The example of the antidepressants suggest that markets for medicines can only be considered at their broadest at the ATC4 level and the degree of substitutability increases when moving from ATC4 to ATC5 and ATC7. At the ATC4 level the market consists of medicines that are suitable for treating a particular condition but vary significantly in their modes of action and side effect profiles. At the ATC5 level the medicines are quite similar in their action and chemical composition and usually their side effect profiles. At this level some medicines will be patent protected and some will be off-patent. Those off-patent will vary in the number of companies willing to supply that medicine. At the ATC7 level the market is for supply of the same chemical entity and products are only differentiated by their brand name, if the medicine is off-patent. Patent-protected medicines are monopolies by definition. The ATC system is commonly used to classify medicines and is widely used in research on pharmaceutical markets. The largest supplier of data on pharmaceutical markets world-wide, IMS Health, for instance uses a modified version of the ATC system at the pharmacological sub-group level (ATC4) as a category for classifying medicines in its databases. Despite this, the ATC system is not wholly definitive in terms of the degree of substitutability of medicines. The evidence presented by companies when seeking to list medicines on the PBS is used by the Department of Health and Ageing as the basis for determining Reference Pricing Groups (RPG) which consist of medicines listed on a cost-minimisation basis and having a high degree of substitutability. More detail on listing procedures and RPGs are provided in Sweeny (2007a). In the case of antidepressants there are four such RPGs as shown in Table A1, the most important of which is N06(3) consisting of all the SSRIs (N06AB) plus moclobemide from N06AG and three medicines from the residual category N06AX. Reference Pricing Groups could therefore be used as an alternative way of classifying medicines in defining markets for treatments. The chief drawback however is that many medicines on the PBS have not been classified to an RPG. Markets defined at the ATC5 level will vary in terms of the practical substitutability of medicines within that market. Although all the antidepressants have similar efficacy and side effect profiles, patients vary in their response to the different types of antidepressants and sometimes a doctor may have to try a number before a suitable one is found for a particular patient. Guidelines have been developed to advise doctors on how to undertake this experimentation to ensure patient safety and this in practice limits the degree of substitutability among antidepressants. On the other hand doctors freely switch between different versions of proton pump inhibitors (A02BC) a popular type of treatment for peptic ulcers, because there are no adverse consequences from doing so. Marketing efforts by pharmaceutical companies tend to be concentrated on markets like these where patients and doctors are largely indifferent to the range of medicines available and switching between medicines is common. There were 151 different ATC4 codes, 315 different ATC5 codes and 634 individual ATC7 codes on the PBS at January 2007.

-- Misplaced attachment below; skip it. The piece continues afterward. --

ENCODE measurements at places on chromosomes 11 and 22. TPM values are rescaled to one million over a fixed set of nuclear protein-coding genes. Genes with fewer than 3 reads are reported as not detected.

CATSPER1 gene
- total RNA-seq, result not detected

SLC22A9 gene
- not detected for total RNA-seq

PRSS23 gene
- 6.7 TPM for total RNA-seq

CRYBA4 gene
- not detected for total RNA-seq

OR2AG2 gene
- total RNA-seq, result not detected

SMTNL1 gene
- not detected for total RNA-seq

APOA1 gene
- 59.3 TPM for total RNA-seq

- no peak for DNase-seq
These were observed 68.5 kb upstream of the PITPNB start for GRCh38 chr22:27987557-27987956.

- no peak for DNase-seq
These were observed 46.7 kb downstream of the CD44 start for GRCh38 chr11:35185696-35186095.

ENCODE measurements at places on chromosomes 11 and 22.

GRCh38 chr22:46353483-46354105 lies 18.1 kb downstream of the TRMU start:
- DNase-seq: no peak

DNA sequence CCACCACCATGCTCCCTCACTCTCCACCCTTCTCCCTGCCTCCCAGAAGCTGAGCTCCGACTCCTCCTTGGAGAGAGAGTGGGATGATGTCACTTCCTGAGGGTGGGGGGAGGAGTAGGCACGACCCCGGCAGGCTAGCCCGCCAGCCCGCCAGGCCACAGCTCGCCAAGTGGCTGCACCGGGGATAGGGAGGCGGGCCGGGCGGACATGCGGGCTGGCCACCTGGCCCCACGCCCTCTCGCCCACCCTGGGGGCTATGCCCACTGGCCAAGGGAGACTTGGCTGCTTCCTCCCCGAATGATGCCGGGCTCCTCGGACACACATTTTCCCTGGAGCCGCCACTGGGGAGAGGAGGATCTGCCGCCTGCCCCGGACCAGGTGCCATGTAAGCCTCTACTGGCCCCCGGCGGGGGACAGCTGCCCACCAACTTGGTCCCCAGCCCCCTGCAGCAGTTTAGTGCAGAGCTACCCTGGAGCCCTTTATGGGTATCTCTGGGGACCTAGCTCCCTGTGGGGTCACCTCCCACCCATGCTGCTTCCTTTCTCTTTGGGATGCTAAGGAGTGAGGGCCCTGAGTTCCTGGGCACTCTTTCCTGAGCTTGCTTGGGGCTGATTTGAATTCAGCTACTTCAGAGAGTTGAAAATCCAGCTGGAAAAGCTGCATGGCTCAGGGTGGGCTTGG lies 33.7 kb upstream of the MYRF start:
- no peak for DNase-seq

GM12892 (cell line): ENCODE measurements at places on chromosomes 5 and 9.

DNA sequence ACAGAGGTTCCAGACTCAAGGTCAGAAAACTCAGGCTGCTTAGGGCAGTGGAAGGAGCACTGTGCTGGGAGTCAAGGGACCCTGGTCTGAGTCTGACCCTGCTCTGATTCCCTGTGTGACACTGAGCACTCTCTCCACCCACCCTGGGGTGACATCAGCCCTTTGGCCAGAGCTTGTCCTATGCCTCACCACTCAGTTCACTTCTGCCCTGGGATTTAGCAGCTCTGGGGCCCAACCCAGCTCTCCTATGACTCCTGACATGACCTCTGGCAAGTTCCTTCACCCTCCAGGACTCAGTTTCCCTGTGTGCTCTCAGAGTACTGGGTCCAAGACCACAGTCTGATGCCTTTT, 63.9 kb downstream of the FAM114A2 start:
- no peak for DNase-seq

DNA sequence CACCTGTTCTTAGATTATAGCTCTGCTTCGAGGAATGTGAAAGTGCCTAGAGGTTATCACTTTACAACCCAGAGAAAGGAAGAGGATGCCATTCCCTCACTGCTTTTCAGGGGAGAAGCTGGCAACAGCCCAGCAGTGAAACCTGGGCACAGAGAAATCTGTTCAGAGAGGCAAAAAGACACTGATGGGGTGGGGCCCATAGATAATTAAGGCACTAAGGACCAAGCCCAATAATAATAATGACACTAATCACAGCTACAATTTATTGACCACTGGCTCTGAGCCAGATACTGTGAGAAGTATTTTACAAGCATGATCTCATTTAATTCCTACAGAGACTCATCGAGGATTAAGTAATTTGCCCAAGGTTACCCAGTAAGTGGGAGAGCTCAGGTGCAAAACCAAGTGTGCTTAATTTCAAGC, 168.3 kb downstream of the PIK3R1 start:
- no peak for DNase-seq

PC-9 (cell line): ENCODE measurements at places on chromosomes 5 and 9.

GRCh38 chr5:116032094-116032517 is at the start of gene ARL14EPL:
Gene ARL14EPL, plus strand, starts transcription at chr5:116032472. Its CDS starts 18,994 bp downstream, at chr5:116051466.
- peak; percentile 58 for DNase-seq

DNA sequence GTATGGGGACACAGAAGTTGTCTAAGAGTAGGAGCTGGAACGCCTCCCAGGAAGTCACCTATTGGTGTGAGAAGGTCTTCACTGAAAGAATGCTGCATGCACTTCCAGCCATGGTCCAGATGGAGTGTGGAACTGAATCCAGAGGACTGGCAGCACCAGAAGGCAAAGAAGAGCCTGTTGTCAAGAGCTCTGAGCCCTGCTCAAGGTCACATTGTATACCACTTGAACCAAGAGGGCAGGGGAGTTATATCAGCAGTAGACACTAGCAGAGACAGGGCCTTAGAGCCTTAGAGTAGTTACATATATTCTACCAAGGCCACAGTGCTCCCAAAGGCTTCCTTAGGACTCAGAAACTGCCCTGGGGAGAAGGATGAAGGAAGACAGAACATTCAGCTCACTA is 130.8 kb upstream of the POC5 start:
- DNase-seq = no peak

PIP Working Paper No. 34